The RNA binding protein ESRP1 fine-tunes the expression of pluripotency-related factors in mouse embryonic stem cells.

Fagoonee S, Bearzi C, Di Cunto F, Clohessy JG, Rizzi R, Reschke M, Tolosano E, Provero P, Pandolfi PP, Silengo L, Altruda F - PLoS ONE (2013)

Rescue of Esrp1-depleted cells and differentiation potential of Esrp1-depleted ES cells.A. Sequence of Esrp1 cDNA showing ShRNA binding site (in bold and underlined) and the position of inserted mutations (red). The corresponding amino acid sequence is shown as well. B. Alkaline phosphatase (ALP) staining of Scr and Esrp1-depleted ES cells transiently transduced either with empty vector (pEm) and with the ShRNA-immune Esrp1-GFP cDNA (Esrp1*) (n = 3). C. qRT-PCR analysis of FGFR2 IIIc/IIIb ratio in Scr and Esrp1-depleted ES cells transiently transduced either with empty vector (pEm) and with the ShRNA-immune Esrp1-GFP cDNA (Esrp1*) showing a reduction in this ratio upon rescue. RQ is relative quantity (n = 3). D. qRT-PCR analysis of Esrp1, Oct4, Nanog and Sox2 mRNA in Esrp1-depleted ES cells transfected with pEm or Esrp1* expression vectors showing reduction in the expression of these genes upon rescue. RQ is relative quantity (n = 3).
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Related In: Results  -  Collection

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pone-0072300-g003: Rescue of Esrp1-depleted cells and differentiation potential of Esrp1-depleted ES cells.A. Sequence of Esrp1 cDNA showing ShRNA binding site (in bold and underlined) and the position of inserted mutations (red). The corresponding amino acid sequence is shown as well. B. Alkaline phosphatase (ALP) staining of Scr and Esrp1-depleted ES cells transiently transduced either with empty vector (pEm) and with the ShRNA-immune Esrp1-GFP cDNA (Esrp1*) (n = 3). C. qRT-PCR analysis of FGFR2 IIIc/IIIb ratio in Scr and Esrp1-depleted ES cells transiently transduced either with empty vector (pEm) and with the ShRNA-immune Esrp1-GFP cDNA (Esrp1*) showing a reduction in this ratio upon rescue. RQ is relative quantity (n = 3). D. qRT-PCR analysis of Esrp1, Oct4, Nanog and Sox2 mRNA in Esrp1-depleted ES cells transfected with pEm or Esrp1* expression vectors showing reduction in the expression of these genes upon rescue. RQ is relative quantity (n = 3).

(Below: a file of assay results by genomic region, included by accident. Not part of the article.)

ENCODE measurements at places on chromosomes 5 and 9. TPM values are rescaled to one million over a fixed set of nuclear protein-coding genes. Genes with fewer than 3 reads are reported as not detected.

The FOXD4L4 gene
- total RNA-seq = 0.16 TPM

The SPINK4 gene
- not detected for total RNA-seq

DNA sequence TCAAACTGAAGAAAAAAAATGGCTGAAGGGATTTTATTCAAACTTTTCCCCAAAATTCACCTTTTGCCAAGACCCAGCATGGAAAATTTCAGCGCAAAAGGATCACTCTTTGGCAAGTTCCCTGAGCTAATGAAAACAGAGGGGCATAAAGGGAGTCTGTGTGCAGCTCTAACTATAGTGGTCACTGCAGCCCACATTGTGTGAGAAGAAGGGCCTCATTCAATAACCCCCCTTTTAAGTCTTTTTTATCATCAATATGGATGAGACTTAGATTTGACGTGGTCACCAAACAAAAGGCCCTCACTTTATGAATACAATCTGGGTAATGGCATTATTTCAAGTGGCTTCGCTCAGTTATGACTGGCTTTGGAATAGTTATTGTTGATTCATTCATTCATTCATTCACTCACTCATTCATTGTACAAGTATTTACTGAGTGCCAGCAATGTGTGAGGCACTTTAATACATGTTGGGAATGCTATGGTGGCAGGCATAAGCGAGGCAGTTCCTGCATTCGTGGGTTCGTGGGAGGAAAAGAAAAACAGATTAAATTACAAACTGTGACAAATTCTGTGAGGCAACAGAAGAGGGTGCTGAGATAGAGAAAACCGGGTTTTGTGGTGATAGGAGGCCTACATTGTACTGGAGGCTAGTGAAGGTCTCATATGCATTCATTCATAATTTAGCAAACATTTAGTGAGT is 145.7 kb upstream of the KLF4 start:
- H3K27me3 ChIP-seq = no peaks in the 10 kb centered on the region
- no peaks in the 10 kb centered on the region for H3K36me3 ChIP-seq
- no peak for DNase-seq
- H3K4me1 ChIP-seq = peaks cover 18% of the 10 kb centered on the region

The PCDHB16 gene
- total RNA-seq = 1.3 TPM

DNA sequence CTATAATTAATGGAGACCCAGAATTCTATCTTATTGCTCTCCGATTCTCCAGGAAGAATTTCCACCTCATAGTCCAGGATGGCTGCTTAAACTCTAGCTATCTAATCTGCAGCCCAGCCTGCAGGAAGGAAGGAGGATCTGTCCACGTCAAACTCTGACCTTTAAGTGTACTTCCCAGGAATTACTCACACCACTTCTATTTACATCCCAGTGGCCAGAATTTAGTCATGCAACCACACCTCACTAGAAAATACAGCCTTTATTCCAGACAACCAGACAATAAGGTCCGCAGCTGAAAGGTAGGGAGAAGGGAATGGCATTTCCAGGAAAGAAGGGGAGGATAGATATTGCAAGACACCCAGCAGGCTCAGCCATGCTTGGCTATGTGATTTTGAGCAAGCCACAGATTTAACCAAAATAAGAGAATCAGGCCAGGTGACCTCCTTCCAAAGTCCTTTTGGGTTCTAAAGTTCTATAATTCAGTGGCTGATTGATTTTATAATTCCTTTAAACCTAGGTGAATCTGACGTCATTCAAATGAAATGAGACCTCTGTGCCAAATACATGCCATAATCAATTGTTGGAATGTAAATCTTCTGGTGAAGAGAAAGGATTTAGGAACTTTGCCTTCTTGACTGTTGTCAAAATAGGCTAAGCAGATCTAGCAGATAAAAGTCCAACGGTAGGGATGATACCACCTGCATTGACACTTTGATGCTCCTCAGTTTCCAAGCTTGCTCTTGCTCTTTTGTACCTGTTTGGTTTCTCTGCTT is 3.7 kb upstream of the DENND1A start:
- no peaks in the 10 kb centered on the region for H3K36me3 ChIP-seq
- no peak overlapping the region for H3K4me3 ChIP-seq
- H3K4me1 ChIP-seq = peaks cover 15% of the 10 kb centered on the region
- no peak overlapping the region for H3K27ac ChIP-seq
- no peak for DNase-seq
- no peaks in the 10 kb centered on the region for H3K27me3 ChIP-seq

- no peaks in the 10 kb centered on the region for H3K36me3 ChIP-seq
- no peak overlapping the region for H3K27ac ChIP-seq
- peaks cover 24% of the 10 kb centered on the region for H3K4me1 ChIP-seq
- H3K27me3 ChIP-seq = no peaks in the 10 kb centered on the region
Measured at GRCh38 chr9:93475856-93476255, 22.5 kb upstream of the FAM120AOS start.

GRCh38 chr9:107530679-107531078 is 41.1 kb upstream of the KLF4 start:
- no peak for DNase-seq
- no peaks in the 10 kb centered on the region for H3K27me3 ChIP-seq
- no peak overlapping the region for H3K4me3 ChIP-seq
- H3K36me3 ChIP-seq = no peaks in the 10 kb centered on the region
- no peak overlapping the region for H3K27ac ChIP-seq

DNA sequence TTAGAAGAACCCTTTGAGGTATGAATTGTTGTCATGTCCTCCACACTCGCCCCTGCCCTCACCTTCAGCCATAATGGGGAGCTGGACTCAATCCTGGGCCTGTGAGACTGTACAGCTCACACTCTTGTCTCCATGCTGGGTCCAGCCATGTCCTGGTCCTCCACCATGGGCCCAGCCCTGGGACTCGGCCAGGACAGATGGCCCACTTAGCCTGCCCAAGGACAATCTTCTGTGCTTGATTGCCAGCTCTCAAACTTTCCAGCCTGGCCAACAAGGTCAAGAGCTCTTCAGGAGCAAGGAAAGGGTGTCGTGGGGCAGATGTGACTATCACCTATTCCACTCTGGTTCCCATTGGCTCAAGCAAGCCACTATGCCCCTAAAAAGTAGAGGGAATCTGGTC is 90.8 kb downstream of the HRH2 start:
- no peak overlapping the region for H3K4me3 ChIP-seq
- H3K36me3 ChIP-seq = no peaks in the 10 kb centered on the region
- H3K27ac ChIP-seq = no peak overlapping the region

Mentions: In order to exclude the possibility of off-target effects of the ShRNAs, rescue experiments were performed using a mutant Esrp1. The four mutations inserted in the ShRNA binding site in pIBX-C-FF-EmGFP-B-ESRP1-2A plasmid (Figure 3A) did not alter ESRP1 expression when compared to a plasmid expressing the wild-type ESRP1 (Figure S4A) [33]. Importantly, transient introduction of this mutant plasmid into Esrp1-depleted ES cells reverted the phenotype observed after Esrp1 depletion. In particular, compared to cells transfected with the empty vector only, less ALP- positive colonies formed from Esrp1-depleted ES cells transfected with the ShRNA-immune Esrp1 (Figures 3B). Restoration of Esrp1 expression also induced a decrease in FGFR2 IIIc/IIIb ratio and in core pluripotency genes expression (Figure 3C and D, respectively) to a level that was comparable to that of Scr ES cells. Similar results were obtained with ES cells in a different genetic background (v6.5) (Figure S4B) or after knockdown with a second ShRNA against Esrp1 (Figure S4C). Taken together, these results indicate that Esrp1 was acting on self-renewal by regulating the expression of pluripotency transcription factors.

Bottom Line: Esrp1-depleted embryonic stem cells displayed impaired early differentiation in vitro and formed larger teratomas in vivo when compared to control embryonic stem cells.We also show that ESRP1 binds to Oct4 and Sox2 mRNAs and decreases their polysomal loading.ESRP1 thus acts as a physiological regulator of the finely-tuned balance between self-renewal and commitment to a restricted developmental fate.

View Article: PubMed Central - PubMed

Affiliation: Department of Molecular Biotechnology and Health Sciences, Molecular Biotechnology Center, University of Turin, Turin, Italy.

ABSTRACT
In pluripotent stem cells, there is increasing evidence for crosstalk between post-transcriptional and transcriptional networks, offering multifold steps at which pluripotency can be controlled. In addition to well-studied transcription factors, chromatin modifiers and miRNAs, RNA-binding proteins are emerging as fundamental players in pluripotency regulation. Here, we report a new role for the RNA-binding protein ESRP1 in the control of pluripotency. Knockdown of Esrp1 in mouse embryonic stem cells induces, other than the well-documented epithelial to mesenchymal-like state, also an increase in expression of the core transcription factors Oct4, Nanog and Sox2, thereby enhancing self-renewal of these cells. Esrp1-depleted embryonic stem cells displayed impaired early differentiation in vitro and formed larger teratomas in vivo when compared to control embryonic stem cells. We also show that ESRP1 binds to Oct4 and Sox2 mRNAs and decreases their polysomal loading. ESRP1 thus acts as a physiological regulator of the finely-tuned balance between self-renewal and commitment to a restricted developmental fate. Importantly, both mouse and human epithelial stem cells highly express ESRP1, pinpointing the importance of this RNA-binding protein in stem cell biology.

Show MeSH
Related in: MedlinePlus